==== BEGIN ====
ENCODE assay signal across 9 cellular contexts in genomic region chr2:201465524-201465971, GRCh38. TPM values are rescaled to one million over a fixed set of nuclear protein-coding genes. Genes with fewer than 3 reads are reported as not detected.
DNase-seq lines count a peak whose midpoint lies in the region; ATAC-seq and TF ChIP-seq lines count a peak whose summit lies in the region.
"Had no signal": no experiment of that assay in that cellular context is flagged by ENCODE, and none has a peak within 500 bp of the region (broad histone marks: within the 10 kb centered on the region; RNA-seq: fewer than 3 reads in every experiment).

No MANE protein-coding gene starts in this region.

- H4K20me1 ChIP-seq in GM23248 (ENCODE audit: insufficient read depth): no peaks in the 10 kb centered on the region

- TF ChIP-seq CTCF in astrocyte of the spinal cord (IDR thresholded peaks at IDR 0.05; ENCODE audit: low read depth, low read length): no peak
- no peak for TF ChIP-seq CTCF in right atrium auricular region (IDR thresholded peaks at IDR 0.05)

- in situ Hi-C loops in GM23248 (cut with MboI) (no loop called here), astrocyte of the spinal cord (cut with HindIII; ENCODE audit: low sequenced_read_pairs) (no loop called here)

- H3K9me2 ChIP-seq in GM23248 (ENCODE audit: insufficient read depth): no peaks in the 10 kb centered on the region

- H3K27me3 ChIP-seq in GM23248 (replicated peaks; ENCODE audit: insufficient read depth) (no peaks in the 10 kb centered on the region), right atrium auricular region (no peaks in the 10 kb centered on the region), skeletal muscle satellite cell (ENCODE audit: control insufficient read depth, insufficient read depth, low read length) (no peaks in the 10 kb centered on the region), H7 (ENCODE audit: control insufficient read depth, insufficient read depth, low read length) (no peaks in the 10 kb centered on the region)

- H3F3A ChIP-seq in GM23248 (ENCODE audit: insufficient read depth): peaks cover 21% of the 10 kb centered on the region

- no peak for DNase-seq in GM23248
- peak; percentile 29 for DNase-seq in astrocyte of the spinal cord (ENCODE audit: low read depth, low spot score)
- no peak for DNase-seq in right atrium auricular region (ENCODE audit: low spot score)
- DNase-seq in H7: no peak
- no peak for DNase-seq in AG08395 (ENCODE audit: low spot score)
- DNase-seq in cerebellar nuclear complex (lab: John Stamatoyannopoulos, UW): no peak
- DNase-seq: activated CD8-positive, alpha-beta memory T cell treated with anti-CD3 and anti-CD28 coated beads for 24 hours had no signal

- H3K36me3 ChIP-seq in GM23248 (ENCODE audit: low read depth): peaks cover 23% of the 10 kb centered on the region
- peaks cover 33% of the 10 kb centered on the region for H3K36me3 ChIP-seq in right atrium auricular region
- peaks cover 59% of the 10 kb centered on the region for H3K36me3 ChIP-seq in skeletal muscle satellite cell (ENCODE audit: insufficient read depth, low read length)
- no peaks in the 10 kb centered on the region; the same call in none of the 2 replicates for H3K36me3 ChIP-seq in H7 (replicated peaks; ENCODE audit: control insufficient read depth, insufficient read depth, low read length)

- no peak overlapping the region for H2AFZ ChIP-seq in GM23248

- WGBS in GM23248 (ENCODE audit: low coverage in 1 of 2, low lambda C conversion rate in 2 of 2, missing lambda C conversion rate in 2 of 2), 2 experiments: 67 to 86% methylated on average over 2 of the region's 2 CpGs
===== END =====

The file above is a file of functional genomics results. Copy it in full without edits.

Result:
ENCODE assay signal across 9 cellular contexts in genomic region chr2:201465524-201465971, GRCh38. TPM values are rescaled to one million over a fixed set of nuclear protein-coding genes. Genes with fewer than 3 reads are reported as not detected.
DNase-seq lines count a peak whose midpoint lies in the region; ATAC-seq and TF ChIP-seq lines count a peak whose summit lies in the region.
"Had no signal": no experiment of that assay in that cellular context is flagged by ENCODE, and none has a peak within 500 bp of the region (broad histone marks: within the 10 kb centered on the region; RNA-seq: fewer than 3 reads in every experiment).

No MANE protein-coding gene starts in this region.

- H4K20me1 ChIP-seq in GM23248 (ENCODE audit: insufficient read depth): no peaks in the 10 kb centered on the region

- TF ChIP-seq CTCF in astrocyte of the spinal cord (IDR thresholded peaks at IDR 0.05; ENCODE audit: low read depth, low read length): no peak
- no peak for TF ChIP-seq CTCF in right atrium auricular region (IDR thresholded peaks at IDR 0.05)

- in situ Hi-C loops in GM23248 (cut with MboI) (no loop called here), astrocyte of the spinal cord (cut with HindIII; ENCODE audit: low sequenced_read_pairs) (no loop called here)

- H3K9me2 ChIP-seq in GM23248 (ENCODE audit: insufficient read depth): no peaks in the 10 kb centered on the region

- H3K27me3 ChIP-seq in GM23248 (replicated peaks; ENCODE audit: insufficient read depth) (no peaks in the 10 kb centered on the region), right atrium auricular region (no peaks in the 10 kb centered on the region), skeletal muscle satellite cell (ENCODE audit: control insufficient read depth, insufficient read depth, low read length) (no peaks in the 10 kb centered on the region), H7 (ENCODE audit: control insufficient read depth, insufficient read depth, low read length) (no peaks in the 10 kb centered on the region)

- H3F3A ChIP-seq in GM23248 (ENCODE audit: insufficient read depth): peaks cover 21% of the 10 kb centered on the region

- no peak for DNase-seq in GM23248
- peak; percentile 29 for DNase-seq in astrocyte of the spinal cord (ENCODE audit: low read depth, low spot score)
- no peak for DNase-seq in right atrium auricular region (ENCODE audit: low spot score)
- DNase-seq in H7: no peak
- no peak for DNase-seq in AG08395 (ENCODE audit: low spot score)
- DNase-seq in cerebellar nuclear complex (lab: John Stamatoyannopoulos, UW): no peak
- DNase-seq: activated CD8-positive, alpha-beta memory T cell treated with anti-CD3 and anti-CD28 coated beads for 24 hours had no signal

- H3K36me3 ChIP-seq in GM23248 (ENCODE audit: low read depth): peaks cover 23% of the 10 kb centered on the region
- peaks cover 33% of the 10 kb centered on the region for H3K36me3 ChIP-seq in right atrium auricular region
- peaks cover 59% of the 10 kb centered on the region for H3K36me3 ChIP-seq in skeletal muscle satellite cell (ENCODE audit: insufficient read depth, low read length)
- no peaks in the 10 kb centered on the region; the same call in none of the 2 replicates for H3K36me3 ChIP-seq in H7 (replicated peaks; ENCODE audit: control insufficient read depth, insufficient read depth, low read length)

- no peak overlapping the region for H2AFZ ChIP-seq in GM23248

- WGBS in GM23248 (ENCODE audit: low coverage in 1 of 2, low lambda C conversion rate in 2 of 2, missing lambda C conversion rate in 2 of 2), 2 experiments: 67 to 86% methylated on average over 2 of the region's 2 CpGs